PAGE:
“Don’t believe anyone who says our plans hurt American social safety net. We are a very generous nation. And when people fall on tough times, we’ll help them. That will not change.”
Foreign and Domestic Concerns
In making the case for reduced spending, McCarthy articulated concerns about both the health of the U.S. economy and its position as a global leader.
“This president has embraced a fantasy that debt doesn’t matter, that money can always be created out of thin air, and that the solution to higher prices caused by reckless spending is just higher taxes,” McCarthy said.
“Biden along with the Democrats in Congress have added $6 trillion to our national debt, which created inflation and made us more dependent on China. It has undermined Medicare and Social Security. Today, it’s the American people who are left paying the price,” McCarthy said.
McCarthy cited information from the Congressional Budget Office indicating that interest on the national debt would total $10.5 trillion over the next decade, which he said is more than the total amount paid in interest over the last 85 years.
In a question-and-answer session following the address, the speaker amplified his views on U.S. competitiveness.
“The president of France, Macron, the only foreign leader President Biden has done a state dinner for, went to see President Xi, came back and told Europe we should become less dependent upon America. That’s our ally,” McCarthy said.
“We should not ignore that movement away from the dollar,” McCarthy said, noting that some countries are developing stronger economic ties with China. “But one thing I will tell you: the only way the dollar fails to become the world currency is not what China or other countries do. It’s spending too much. And spending too much money, putting ourselves in $31 trillion of debt, is a greater threat than Brazil using the yuan.”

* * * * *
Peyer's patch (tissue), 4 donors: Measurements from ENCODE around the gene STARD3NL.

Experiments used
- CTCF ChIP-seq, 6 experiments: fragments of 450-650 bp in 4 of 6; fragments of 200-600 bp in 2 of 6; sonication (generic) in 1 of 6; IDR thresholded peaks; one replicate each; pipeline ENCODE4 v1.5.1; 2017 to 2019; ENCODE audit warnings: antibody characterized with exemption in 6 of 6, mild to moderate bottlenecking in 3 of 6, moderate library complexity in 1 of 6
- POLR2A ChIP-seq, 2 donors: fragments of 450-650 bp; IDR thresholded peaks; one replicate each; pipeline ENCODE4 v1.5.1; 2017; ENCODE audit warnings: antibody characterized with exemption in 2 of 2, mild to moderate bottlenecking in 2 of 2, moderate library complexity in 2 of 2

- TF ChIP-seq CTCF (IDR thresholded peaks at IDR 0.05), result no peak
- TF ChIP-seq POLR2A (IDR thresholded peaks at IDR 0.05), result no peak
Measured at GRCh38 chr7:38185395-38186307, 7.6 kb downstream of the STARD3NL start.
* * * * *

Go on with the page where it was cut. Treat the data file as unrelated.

Breaking the Impasse
Much of McCarthy’s speech attempted to portray the president as being reckless with the U.S. economy by refusing to negotiate, a charge both men have traded in the past.
After an initial meeting between the two on Feb. 1, Biden has routinely accused the GOP of holding the economy hostage by refusing to raise the debt limit.
The debt limit does not authorize new spending, but allows the government to borrow money as needed to pay for spending commitments already authorized by Congress. Failure to raise the limit endangers the “full faith and credit of the United States” by risking a default on the nation’s obligations, the president has said.
McCarthy has made similar charges against the president. “Your partisan political games are provoking the very crisis you claim to avoid,” he said in the speech on April 17.
“The longer President Biden waits to be sensible, to find an agreement, the more likely it becomes that this administration will bumble into the first default in our nation’s history.”
McCarthy said Congress would vote on the plan outlined in his speech sometime in the coming weeks, but did not offer a precise timeframe.
From The Epoch Times